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Free Media for a Criminal Defendant
Major media organizations must not repeat their sins in promoting Trump like they did in 2016
In a whiplash-inducing flashback to the 2016 presidential campaign, CNN announced it’s organizing a primetime town hall for Donald Trump in New Hampshire next week. The last time Trump appeared on the network—you know, the one he continuously called fake news and about which he posted the kind of violent videos and hateful rhetoric that inspire stochastic terrorism—was in 2016. That was before the deadly insurrection and coup attempt, before two impeachments, before 34 criminal indictments, before racking up over 30,000 documented lies and catalyzing a cascade of other criminal charges likely heading his way.
But none of that appears to discourage CNN from exploiting the Republican frontrunner, just as its executives and other top media organizations were more than willing to give him billions of dollars of free media in 2016, even as (or arguably because) he abused and insulted and violently incited his way through the primaries. Ratings and profits are everything, amiright?
Let’s not doubt the precarious reality confronting news media, in which they must (as we all must) navigate a path forward with a criminal defendant who’s more than ready to exploit his public platform to incite violence, threaten murder, and attack prosecutors and juries and anyone else who crosses him—and who nonetheless is leading every GOP poll for the party’s nomination to become president again.
Ignore him? Amplify him? Put him on the air and interview him with toughness and surgical precision? These are real questions tempered by the pressure to drive ratings and stimulate clicks—and riddled with ethical problems for everyone who worries for democracy’s future and frets over the continuing dangers of violence, extremism, nationalism and the dark specter of fascism.
Lest we forget the lip-smacking pleasure of TV executives in 2016, CBS’s CEO Les Moonves perfectly encapsulated the mentality that helped advance Trump’s quest for power. “It may not be good for America, but it’s damn good for CBS,” Moonves said to a crowd of media and tech insiders in February 2016. “I’ve never seen anything like this, and this is going to be a very good year for us. Sorry. It’s a terrible thing to say. But, bring it on, Donald. Keep going.”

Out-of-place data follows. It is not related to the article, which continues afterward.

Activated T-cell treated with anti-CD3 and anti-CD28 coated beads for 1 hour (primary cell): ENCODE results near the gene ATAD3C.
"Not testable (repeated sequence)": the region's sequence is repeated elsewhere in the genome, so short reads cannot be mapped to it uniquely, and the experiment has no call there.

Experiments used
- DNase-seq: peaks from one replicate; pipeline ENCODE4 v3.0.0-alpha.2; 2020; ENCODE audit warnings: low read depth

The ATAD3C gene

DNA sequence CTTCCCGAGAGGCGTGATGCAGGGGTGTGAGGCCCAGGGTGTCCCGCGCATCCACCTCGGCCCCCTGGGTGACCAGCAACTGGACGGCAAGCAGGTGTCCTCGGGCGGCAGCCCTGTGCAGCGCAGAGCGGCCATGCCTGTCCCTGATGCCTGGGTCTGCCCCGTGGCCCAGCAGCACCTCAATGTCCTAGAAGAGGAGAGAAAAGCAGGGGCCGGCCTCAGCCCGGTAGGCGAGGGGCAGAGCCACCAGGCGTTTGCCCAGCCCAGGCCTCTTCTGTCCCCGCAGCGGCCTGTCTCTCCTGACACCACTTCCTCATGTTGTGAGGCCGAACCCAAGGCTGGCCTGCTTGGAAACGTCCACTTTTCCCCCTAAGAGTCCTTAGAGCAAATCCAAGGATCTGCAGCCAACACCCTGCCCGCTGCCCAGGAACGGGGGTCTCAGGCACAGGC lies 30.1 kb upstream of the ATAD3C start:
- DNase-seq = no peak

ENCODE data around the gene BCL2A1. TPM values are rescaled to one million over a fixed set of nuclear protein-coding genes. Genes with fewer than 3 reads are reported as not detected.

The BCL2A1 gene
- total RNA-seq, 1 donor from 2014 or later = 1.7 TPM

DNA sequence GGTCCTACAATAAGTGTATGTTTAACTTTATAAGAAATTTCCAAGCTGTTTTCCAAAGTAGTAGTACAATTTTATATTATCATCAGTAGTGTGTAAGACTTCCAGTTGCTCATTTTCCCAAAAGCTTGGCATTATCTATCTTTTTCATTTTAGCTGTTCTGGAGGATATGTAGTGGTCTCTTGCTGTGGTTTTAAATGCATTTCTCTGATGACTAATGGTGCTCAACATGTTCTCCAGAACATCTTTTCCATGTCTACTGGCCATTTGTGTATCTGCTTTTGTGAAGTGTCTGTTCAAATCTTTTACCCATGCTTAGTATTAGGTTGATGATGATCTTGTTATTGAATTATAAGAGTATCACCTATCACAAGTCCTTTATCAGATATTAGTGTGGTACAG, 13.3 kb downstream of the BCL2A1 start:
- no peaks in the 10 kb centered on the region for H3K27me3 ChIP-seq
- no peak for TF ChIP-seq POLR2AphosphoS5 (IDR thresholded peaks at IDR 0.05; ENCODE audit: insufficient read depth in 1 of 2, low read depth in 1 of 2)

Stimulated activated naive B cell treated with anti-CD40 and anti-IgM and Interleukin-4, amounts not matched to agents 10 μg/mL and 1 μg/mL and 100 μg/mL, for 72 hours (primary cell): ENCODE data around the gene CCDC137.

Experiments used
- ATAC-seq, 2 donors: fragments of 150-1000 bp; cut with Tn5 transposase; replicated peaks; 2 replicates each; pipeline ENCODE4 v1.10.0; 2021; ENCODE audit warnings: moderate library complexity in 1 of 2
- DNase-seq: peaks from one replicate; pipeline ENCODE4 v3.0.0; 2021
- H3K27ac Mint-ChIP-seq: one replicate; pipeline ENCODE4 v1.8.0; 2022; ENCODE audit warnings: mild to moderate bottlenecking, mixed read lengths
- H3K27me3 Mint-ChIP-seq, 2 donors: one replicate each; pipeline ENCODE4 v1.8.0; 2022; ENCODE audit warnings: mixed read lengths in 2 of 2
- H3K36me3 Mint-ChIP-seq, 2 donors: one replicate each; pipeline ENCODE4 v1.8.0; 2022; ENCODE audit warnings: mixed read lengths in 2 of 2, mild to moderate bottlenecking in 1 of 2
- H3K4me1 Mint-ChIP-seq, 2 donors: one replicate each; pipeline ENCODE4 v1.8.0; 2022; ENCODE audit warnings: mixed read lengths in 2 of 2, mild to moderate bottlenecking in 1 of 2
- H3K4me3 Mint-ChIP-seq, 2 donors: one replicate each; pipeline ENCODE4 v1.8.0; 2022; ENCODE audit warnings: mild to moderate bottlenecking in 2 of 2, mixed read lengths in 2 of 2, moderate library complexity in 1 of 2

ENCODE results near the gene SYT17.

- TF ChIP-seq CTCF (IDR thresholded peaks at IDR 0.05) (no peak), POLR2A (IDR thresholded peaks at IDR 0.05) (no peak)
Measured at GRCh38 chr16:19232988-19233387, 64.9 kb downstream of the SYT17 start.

Next week and in the coming months, let’s keep in mind how the media’s attraction to Trump provided a glide way to the Republican nomination in 2016 and ultimately to the White House—and how there’s a risk, despite everything we’ve learned, of this happening again. Consider: As much as many of us were fascinated and encouraged by the Manhattan district attorney’s indictments and subsequent arraignment a month ago on April 4, was it really necessary to provide wall-to-wall aerial coverage of Trump’s plane and motorcade traveling from Florida to the New York courthouse?
On March 15, 2016, The New York Times documented how Trump had come to rely on nearly $2 billion in free media by then, more than double his eventual opponent Hillary Clinton, six times more than Bernie Sanders, and nine times more than each of his two top GOP competitors at that time, Jeb Bush and Marco Rubio.
As Times reporters Nick Confessore and Kim Yourish put it then:
Of all the ways Donald Trump has shocked the political system, one of the most significant is how he wins primary after primary with one of the smallest campaign budgets. He still doesn’t have a super PAC. He skimped on ground organization and field offices. Most important, he spent less on television advertising—typically the single biggest expenditure for a campaign—than any other major candidate.
And that trend—of media serving up candidate Trump to the public for free—only accelerated as it moved toward and into the general election. As Open Secrets documented in 2017, Trump’s campaign cost about half of Clinton’s—$398 million versus $768 million. “Clinton outpaced Trump in campaign committee spending as well as party support; and her outside spending firepower was especially impressive, as single-candidate groups backing Clinton spent more than triple the amount that those in favor of Trump spent.”
Yet from July 2015 through October 2016, Trump received free media worth more than $5.9 billion, while Clinton received less than half that, under $2.8 billion. Her campaign’s fundraising was no match for the slavish, often uncritical attention showered on Trump.
Next week, when CNN host Kaitlin Collins is scheduled to facilitate the conversation, we can hope that she confronts him with his criminality and the dangerous role he’s had in accelerating lawlessness, cruelty and violence, including the current 34 counts of business fraud, the civil trial involving defamation and assault over his alleged rape of writer E. Jean Carroll, and his continuing lies about the outcome of the 2020 election. We can hope she uses this platform to stand up for democracy and against the dangers of fascism.
But more than that—more than simply hoping for serious journalism by TV anchors—we must demand that the major media organizations acknowledge their outsized role in promoting Donald Trump before, and their obligation to be more circumspect in how and when to amplify him now.
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